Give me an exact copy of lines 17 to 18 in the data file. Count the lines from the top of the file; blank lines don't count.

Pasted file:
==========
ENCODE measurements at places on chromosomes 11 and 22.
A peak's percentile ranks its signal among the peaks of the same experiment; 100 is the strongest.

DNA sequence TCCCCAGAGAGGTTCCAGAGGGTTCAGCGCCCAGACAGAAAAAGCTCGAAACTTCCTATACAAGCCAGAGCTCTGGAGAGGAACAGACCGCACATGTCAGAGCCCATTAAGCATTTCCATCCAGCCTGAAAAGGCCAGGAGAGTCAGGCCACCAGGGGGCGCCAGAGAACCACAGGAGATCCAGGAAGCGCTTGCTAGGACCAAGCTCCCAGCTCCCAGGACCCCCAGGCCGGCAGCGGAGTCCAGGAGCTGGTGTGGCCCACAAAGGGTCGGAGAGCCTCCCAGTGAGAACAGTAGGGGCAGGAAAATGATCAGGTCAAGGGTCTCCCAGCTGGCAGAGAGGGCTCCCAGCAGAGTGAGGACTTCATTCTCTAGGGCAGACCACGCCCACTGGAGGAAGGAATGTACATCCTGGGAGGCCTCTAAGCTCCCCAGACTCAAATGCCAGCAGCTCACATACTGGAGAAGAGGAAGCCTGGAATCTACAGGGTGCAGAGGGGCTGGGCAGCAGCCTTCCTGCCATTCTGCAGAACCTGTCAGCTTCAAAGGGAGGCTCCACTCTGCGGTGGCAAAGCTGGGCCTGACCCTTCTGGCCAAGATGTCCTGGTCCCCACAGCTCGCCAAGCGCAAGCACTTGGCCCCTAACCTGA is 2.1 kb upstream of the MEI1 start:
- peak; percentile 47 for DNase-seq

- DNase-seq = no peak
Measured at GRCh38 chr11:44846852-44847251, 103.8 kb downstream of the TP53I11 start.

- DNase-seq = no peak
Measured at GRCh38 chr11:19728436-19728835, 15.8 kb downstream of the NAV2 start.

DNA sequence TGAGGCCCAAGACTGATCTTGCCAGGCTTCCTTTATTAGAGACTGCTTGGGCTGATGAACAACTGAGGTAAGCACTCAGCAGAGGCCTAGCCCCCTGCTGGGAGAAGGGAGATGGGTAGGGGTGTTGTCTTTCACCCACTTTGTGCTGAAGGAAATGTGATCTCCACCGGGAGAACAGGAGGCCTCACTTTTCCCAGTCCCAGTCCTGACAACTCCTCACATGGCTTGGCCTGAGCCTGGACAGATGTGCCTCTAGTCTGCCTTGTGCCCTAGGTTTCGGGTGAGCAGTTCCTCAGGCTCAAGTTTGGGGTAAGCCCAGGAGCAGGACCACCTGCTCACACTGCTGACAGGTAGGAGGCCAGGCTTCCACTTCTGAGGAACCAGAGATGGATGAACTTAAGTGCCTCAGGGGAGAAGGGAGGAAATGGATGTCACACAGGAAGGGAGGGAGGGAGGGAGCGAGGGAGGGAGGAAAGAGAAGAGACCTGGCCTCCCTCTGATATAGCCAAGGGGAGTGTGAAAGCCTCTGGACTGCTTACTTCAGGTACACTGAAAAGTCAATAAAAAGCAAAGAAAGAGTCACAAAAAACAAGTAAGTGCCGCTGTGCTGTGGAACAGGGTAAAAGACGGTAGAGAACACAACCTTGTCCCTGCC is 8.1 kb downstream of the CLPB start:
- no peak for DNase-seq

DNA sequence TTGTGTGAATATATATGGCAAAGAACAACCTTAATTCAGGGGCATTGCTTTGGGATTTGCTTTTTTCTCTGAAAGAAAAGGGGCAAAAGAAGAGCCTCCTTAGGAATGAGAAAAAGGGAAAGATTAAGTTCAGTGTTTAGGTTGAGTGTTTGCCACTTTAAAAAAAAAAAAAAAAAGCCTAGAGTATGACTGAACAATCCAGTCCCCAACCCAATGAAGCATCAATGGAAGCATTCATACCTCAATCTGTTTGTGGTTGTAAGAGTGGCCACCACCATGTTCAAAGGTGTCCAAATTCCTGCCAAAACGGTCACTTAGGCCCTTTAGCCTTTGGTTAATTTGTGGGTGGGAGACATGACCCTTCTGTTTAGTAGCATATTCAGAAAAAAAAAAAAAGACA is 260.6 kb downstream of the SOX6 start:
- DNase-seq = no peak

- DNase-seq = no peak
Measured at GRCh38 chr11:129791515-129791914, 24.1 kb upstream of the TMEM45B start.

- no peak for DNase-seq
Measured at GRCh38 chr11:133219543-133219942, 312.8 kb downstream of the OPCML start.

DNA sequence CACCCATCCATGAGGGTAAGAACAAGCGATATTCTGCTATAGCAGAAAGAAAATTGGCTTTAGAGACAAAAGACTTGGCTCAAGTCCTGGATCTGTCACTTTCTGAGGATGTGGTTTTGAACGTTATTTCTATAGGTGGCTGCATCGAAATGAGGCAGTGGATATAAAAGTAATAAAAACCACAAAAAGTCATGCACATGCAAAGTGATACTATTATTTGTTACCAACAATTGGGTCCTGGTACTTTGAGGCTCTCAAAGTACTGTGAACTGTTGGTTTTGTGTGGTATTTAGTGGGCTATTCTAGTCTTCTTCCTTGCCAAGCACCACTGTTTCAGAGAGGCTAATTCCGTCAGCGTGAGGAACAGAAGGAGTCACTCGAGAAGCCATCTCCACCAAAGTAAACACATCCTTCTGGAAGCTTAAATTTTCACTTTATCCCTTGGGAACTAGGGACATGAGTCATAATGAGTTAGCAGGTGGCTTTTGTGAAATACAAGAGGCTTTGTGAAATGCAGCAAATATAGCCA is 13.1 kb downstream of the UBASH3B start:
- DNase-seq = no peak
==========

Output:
DNA sequence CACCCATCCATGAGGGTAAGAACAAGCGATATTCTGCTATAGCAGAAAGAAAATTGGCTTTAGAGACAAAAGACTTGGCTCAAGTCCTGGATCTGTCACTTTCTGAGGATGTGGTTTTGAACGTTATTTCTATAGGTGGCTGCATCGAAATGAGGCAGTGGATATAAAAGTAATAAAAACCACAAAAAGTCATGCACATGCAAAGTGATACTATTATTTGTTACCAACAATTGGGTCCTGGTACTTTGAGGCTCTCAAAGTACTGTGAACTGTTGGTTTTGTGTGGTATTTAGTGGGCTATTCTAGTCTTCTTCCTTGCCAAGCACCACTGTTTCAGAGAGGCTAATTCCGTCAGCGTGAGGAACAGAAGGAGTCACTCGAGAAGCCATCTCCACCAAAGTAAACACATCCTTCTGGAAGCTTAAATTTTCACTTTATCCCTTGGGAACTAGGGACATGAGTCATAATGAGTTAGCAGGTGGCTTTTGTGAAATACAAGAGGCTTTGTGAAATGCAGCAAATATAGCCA is 13.1 kb downstream of the UBASH3B start:
- DNase-seq = no peak